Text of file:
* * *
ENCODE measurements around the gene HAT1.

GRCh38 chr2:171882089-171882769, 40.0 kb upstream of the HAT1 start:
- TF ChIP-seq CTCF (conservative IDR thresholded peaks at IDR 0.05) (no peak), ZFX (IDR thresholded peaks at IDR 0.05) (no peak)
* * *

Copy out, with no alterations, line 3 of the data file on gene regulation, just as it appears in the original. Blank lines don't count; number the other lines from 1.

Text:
- TF ChIP-seq CTCF (conservative IDR thresholded peaks at IDR 0.05) (no peak), ZFX (IDR thresholded peaks at IDR 0.05) (no peak)